The Armenian Church had the same practice up to the 11th century. The canons of the Armenian Church council of Dovin (555A.D.) and the Council of Partav (768 A.D.) bids the priests themselves to prepare the bread for communion. After 11th century, the Armenian Church. to differentiate between the fraction of the bread to be used for communion and the remainder of the bread to be distributed among the parishioners, introduced two kinds of bread. 1. MAHSS, a very thin unleavened and unsalted bread of wheat. It can be made by any parishioner. MAHSS symbolizes the bond of love among the members of the church. 2. NUSHKHAR, which is the bread for oblation. It should be prepared by the celebrant priest or a deacon on Sunday before the Liturgy. Nushkhar is a thin loaf, about 2-3 inch diameter, made of unleavened dough of pure wheat (I use unbleached flour) and without salt. It should be stamped so as to have the figures of the crucifix or a lamb and baked short of getting brown.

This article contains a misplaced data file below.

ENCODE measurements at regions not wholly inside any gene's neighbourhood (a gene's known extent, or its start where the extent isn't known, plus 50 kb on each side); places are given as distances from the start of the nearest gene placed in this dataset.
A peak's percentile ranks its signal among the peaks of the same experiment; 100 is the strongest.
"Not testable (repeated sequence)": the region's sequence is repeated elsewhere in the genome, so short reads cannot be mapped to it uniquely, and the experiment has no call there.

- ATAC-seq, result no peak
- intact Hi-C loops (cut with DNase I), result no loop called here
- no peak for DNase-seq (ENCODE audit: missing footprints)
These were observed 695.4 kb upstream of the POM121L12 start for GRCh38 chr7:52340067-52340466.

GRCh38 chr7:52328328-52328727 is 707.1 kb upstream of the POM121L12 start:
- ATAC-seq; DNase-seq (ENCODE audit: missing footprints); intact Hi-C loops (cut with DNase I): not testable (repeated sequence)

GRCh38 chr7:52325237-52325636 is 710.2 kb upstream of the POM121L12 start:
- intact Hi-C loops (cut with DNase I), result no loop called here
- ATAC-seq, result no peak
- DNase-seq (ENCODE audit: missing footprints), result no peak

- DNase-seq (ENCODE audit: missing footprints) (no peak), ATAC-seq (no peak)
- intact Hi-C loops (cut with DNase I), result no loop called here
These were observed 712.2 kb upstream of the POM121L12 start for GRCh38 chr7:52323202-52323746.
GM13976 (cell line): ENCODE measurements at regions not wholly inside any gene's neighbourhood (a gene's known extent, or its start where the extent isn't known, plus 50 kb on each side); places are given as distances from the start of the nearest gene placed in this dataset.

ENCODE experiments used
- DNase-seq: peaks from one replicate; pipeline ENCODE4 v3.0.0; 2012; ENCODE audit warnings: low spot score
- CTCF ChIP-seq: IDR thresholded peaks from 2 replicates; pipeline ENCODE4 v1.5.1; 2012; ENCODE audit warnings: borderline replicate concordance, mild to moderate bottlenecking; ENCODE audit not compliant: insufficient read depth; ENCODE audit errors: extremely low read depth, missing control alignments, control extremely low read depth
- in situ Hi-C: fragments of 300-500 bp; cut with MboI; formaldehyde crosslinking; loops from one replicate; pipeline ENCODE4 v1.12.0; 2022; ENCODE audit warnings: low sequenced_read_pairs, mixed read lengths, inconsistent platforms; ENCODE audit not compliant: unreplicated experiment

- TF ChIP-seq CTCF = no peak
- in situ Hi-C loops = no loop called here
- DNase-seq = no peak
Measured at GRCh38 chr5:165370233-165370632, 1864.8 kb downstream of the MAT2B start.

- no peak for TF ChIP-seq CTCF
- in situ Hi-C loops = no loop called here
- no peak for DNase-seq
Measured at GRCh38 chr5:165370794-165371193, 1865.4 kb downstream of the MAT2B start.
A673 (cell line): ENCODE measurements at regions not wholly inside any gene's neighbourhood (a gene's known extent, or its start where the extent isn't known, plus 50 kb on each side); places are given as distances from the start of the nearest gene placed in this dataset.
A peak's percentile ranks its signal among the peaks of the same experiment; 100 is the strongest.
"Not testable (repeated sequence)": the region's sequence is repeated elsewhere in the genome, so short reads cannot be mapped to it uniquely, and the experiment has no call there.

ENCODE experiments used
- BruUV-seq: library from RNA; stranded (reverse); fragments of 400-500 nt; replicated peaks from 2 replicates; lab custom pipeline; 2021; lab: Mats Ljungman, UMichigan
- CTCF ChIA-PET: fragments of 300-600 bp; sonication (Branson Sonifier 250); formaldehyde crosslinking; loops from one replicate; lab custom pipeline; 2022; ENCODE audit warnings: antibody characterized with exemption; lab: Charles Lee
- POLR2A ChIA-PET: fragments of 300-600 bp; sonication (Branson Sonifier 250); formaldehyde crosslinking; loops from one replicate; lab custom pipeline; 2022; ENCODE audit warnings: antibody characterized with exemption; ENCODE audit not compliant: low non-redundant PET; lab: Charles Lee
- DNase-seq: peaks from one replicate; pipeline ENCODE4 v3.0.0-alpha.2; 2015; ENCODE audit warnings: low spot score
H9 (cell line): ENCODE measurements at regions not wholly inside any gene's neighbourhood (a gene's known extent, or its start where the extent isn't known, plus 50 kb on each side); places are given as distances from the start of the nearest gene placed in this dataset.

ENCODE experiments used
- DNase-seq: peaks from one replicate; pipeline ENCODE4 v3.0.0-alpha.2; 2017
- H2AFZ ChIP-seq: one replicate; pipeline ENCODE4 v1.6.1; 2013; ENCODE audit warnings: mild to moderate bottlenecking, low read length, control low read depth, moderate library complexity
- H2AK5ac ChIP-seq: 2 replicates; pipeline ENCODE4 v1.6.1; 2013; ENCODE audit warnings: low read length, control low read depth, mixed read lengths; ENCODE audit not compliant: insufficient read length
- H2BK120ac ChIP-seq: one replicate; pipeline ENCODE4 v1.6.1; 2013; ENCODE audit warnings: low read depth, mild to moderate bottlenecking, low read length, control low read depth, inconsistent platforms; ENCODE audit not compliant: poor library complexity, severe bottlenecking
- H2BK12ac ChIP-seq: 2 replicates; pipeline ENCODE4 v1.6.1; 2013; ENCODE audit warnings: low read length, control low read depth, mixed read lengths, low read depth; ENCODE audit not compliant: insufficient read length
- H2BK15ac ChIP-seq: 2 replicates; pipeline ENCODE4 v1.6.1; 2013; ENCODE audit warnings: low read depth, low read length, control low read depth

Bread has always been a main staple or a source of survival for the humankind. It has always been a symbol of the means of sustaining life, hence the phrase: “He earns his bread.” This is why when the priest blesses a home, he blesses a piece of bread, which symbolizes the life in that house. Likewise when a Catholicos arrives to a Parish the first thing he does, he blesses bread and salt presented to him by the parish priest. That means he is blessing the life of the Parish. In the Old Testament bread was the holiest of the offerings to the Altar of God. Every Sabbath day the priest would put loaves of bread on the altar on behalf of the people as a covenant between God and Israelites. That bread was called Bread of the Presence and was only consumed by priests. (see Lev. 24:5-9). The bread in OT was as well the symbol of God’s providence, care, and nurture of His people. He sent manna to the children of Israel in the wilderness as we read in Exodus 16:15.